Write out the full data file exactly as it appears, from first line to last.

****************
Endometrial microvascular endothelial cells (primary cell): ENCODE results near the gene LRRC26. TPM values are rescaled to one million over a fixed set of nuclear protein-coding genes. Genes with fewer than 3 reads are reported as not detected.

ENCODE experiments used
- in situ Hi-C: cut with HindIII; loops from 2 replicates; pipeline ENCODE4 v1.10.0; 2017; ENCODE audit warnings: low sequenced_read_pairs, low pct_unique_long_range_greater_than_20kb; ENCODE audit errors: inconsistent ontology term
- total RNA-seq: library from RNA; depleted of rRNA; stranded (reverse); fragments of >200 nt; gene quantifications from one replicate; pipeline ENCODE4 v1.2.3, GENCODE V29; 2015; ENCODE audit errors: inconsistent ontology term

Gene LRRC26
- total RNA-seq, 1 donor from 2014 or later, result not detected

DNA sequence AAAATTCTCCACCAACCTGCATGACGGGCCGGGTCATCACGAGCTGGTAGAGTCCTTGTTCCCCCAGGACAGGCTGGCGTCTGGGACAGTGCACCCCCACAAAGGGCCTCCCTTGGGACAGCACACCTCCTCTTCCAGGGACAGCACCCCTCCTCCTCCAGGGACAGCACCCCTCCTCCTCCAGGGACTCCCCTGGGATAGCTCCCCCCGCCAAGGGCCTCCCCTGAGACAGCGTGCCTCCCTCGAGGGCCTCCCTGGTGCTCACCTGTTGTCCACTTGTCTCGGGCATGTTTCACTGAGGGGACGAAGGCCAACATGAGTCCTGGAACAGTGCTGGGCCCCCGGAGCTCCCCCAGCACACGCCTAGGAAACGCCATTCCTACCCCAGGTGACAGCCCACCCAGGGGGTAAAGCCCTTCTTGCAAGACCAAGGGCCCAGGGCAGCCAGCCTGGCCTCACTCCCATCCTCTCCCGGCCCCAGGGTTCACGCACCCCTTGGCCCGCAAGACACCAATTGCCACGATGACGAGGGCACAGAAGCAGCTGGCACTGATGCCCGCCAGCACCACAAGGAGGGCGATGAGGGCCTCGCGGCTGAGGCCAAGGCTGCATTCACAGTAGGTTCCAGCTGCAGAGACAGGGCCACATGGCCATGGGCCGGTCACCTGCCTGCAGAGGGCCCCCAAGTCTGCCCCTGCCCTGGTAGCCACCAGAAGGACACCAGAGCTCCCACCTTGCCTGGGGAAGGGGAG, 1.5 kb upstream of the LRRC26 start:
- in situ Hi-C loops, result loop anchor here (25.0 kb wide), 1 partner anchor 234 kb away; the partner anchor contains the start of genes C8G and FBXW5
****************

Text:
Endometrial microvascular endothelial cells (primary cell): ENCODE results near the gene LRRC26. TPM values are rescaled to one million over a fixed set of nuclear protein-coding genes. Genes with fewer than 3 reads are reported as not detected.

ENCODE experiments used
- in situ Hi-C: cut with HindIII; loops from 2 replicates; pipeline ENCODE4 v1.10.0; 2017; ENCODE audit warnings: low sequenced_read_pairs, low pct_unique_long_range_greater_than_20kb; ENCODE audit errors: inconsistent ontology term
- total RNA-seq: library from RNA; depleted of rRNA; stranded (reverse); fragments of >200 nt; gene quantifications from one replicate; pipeline ENCODE4 v1.2.3, GENCODE V29; 2015; ENCODE audit errors: inconsistent ontology term

Gene LRRC26
- total RNA-seq, 1 donor from 2014 or later, result not detected

DNA sequence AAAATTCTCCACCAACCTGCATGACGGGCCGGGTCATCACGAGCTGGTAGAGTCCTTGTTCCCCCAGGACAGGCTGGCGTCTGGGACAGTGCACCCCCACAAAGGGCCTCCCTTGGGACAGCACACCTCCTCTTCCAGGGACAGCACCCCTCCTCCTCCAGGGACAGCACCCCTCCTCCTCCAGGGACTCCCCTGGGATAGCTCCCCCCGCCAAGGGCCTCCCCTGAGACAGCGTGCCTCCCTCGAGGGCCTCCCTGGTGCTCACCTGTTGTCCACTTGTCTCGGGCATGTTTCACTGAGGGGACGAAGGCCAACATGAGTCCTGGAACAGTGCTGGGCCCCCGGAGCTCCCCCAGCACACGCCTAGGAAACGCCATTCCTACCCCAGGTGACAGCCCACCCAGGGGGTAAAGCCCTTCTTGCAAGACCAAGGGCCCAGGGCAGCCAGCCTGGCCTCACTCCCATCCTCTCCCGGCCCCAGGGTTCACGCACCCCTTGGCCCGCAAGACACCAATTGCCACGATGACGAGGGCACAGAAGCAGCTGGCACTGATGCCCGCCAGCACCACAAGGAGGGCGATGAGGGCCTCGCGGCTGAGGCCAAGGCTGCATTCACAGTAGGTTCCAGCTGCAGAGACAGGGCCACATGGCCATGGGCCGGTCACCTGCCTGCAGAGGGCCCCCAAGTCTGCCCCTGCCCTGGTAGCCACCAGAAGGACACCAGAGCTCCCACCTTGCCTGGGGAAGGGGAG, 1.5 kb upstream of the LRRC26 start:
- in situ Hi-C loops, result loop anchor here (25.0 kb wide), 1 partner anchor 234 kb away; the partner anchor contains the start of genes C8G and FBXW5